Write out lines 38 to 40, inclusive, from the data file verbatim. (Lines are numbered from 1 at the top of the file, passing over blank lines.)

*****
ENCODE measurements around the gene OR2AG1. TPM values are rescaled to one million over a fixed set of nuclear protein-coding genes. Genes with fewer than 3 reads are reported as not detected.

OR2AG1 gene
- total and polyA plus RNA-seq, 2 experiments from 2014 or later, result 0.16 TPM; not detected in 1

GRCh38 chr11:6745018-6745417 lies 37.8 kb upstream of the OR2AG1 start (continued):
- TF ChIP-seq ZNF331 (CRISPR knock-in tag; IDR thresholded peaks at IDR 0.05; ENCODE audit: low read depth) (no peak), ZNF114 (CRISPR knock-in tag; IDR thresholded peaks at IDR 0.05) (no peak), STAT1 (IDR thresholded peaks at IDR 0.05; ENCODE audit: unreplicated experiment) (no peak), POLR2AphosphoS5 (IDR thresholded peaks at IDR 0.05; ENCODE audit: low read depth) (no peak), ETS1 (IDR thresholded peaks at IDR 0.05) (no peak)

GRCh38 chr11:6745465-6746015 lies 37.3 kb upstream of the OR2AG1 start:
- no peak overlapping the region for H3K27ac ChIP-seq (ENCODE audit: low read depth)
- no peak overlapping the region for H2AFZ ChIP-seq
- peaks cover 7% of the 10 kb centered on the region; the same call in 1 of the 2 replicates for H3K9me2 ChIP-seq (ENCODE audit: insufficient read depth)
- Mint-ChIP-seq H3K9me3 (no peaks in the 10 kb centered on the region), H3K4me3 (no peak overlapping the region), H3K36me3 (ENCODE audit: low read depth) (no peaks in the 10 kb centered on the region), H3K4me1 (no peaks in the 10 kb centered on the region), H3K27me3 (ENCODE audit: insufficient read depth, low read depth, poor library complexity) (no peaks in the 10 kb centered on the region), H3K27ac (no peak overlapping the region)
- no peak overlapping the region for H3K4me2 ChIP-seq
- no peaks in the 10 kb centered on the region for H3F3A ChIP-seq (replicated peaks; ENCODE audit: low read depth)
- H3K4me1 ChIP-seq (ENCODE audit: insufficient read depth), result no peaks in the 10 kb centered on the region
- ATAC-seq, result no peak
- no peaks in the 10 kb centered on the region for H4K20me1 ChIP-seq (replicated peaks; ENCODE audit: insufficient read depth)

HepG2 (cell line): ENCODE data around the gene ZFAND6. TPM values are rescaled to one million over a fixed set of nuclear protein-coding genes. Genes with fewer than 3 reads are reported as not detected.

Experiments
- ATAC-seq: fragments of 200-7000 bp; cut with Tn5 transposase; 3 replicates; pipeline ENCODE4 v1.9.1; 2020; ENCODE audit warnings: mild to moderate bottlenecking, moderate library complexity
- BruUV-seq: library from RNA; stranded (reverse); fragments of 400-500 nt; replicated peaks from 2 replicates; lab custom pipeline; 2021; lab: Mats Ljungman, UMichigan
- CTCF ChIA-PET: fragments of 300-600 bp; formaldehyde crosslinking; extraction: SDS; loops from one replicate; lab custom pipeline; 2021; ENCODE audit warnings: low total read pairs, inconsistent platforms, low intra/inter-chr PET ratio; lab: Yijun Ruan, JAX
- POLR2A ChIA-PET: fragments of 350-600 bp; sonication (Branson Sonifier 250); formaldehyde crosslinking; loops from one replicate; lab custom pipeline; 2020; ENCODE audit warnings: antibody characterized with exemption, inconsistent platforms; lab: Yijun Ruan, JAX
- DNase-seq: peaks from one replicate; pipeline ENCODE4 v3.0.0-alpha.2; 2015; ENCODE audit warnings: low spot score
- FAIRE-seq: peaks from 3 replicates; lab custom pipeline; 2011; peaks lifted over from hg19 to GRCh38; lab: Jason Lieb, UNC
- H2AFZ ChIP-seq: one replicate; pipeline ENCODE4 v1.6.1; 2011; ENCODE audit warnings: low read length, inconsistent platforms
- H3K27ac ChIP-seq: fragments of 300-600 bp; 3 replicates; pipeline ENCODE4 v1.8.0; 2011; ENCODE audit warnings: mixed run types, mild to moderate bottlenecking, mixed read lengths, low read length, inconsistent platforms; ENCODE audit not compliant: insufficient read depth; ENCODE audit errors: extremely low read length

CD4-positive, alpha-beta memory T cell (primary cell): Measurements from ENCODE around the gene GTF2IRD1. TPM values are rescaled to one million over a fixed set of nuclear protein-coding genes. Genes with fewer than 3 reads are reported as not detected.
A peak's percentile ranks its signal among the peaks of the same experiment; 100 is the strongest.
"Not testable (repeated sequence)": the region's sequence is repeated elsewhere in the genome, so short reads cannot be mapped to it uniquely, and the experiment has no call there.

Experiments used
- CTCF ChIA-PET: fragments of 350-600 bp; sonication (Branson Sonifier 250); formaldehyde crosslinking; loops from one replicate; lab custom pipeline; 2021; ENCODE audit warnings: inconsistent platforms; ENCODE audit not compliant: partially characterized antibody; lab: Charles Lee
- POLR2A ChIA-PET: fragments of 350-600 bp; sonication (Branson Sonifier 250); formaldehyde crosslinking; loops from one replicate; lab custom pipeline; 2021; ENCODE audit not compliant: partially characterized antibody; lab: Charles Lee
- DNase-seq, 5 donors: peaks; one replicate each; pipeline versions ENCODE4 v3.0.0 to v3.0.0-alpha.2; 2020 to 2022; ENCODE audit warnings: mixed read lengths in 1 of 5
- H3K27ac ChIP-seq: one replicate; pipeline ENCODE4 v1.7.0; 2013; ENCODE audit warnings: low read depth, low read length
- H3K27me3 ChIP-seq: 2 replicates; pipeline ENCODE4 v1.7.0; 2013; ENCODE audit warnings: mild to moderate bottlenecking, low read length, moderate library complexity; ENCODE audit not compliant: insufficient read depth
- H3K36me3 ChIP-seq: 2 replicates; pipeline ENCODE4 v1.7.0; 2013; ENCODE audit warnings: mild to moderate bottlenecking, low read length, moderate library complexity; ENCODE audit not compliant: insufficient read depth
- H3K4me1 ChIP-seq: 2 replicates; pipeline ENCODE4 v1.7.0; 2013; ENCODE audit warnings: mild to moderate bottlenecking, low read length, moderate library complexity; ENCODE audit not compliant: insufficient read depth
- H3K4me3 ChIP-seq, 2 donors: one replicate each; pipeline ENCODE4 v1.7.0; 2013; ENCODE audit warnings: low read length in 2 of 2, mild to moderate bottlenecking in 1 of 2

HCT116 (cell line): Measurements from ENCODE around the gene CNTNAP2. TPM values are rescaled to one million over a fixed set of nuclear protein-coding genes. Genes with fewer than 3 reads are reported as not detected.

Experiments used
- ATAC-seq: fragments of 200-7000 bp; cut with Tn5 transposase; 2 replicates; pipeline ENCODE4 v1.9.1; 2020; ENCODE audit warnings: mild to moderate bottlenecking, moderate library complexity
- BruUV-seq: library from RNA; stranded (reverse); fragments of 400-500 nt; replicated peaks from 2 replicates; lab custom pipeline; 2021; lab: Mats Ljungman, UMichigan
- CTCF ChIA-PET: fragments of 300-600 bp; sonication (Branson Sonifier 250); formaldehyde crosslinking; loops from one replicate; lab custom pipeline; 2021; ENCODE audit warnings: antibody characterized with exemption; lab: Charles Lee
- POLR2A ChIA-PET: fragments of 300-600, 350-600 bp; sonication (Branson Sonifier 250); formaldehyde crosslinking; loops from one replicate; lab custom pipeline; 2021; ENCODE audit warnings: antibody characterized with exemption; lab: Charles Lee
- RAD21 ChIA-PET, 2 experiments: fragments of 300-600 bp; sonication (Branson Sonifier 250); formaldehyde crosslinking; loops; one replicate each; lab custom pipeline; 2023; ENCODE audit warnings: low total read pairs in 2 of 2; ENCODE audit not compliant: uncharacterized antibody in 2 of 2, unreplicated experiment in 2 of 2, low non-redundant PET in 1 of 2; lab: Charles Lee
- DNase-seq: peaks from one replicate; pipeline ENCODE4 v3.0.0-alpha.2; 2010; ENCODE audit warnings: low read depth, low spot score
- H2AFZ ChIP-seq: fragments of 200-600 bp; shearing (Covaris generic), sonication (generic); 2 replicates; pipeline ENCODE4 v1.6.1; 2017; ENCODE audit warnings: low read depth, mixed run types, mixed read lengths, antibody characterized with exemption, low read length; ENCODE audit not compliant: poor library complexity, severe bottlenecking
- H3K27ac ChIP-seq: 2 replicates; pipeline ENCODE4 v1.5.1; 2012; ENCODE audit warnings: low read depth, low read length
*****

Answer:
HCT116 (cell line): Measurements from ENCODE around the gene CNTNAP2. TPM values are rescaled to one million over a fixed set of nuclear protein-coding genes. Genes with fewer than 3 reads are reported as not detected.

Experiments used
- ATAC-seq: fragments of 200-7000 bp; cut with Tn5 transposase; 2 replicates; pipeline ENCODE4 v1.9.1; 2020; ENCODE audit warnings: mild to moderate bottlenecking, moderate library complexity